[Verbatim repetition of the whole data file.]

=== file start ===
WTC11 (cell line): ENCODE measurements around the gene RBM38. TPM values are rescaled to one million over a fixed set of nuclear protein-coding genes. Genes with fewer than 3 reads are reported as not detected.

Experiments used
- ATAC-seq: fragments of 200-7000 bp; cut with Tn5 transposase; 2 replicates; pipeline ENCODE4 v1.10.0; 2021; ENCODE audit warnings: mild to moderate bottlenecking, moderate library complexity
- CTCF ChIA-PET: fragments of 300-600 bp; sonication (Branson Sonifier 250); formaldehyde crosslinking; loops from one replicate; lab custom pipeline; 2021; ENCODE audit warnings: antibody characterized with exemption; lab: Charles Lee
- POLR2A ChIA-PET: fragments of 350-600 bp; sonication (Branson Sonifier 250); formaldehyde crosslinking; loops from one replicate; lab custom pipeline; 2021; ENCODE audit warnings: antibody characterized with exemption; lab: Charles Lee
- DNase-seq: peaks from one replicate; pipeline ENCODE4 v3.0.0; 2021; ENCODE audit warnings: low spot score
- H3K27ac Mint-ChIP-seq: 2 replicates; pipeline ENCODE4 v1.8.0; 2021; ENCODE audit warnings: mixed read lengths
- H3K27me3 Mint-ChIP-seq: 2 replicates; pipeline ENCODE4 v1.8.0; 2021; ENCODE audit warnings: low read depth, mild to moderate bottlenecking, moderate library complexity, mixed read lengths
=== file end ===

WTC11 (cell line): ENCODE measurements around the gene RBM38. TPM values are rescaled to one million over a fixed set of nuclear protein-coding genes. Genes with fewer than 3 reads are reported as not detected.

Experiments used
- ATAC-seq: fragments of 200-7000 bp; cut with Tn5 transposase; 2 replicates; pipeline ENCODE4 v1.10.0; 2021; ENCODE audit warnings: mild to moderate bottlenecking, moderate library complexity
- CTCF ChIA-PET: fragments of 300-600 bp; sonication (Branson Sonifier 250); formaldehyde crosslinking; loops from one replicate; lab custom pipeline; 2021; ENCODE audit warnings: antibody characterized with exemption; lab: Charles Lee
- POLR2A ChIA-PET: fragments of 350-600 bp; sonication (Branson Sonifier 250); formaldehyde crosslinking; loops from one replicate; lab custom pipeline; 2021; ENCODE audit warnings: antibody characterized with exemption; lab: Charles Lee
- DNase-seq: peaks from one replicate; pipeline ENCODE4 v3.0.0; 2021; ENCODE audit warnings: low spot score
- H3K27ac Mint-ChIP-seq: 2 replicates; pipeline ENCODE4 v1.8.0; 2021; ENCODE audit warnings: mixed read lengths
- H3K27me3 Mint-ChIP-seq: 2 replicates; pipeline ENCODE4 v1.8.0; 2021; ENCODE audit warnings: low read depth, mild to moderate bottlenecking, moderate library complexity, mixed read lengths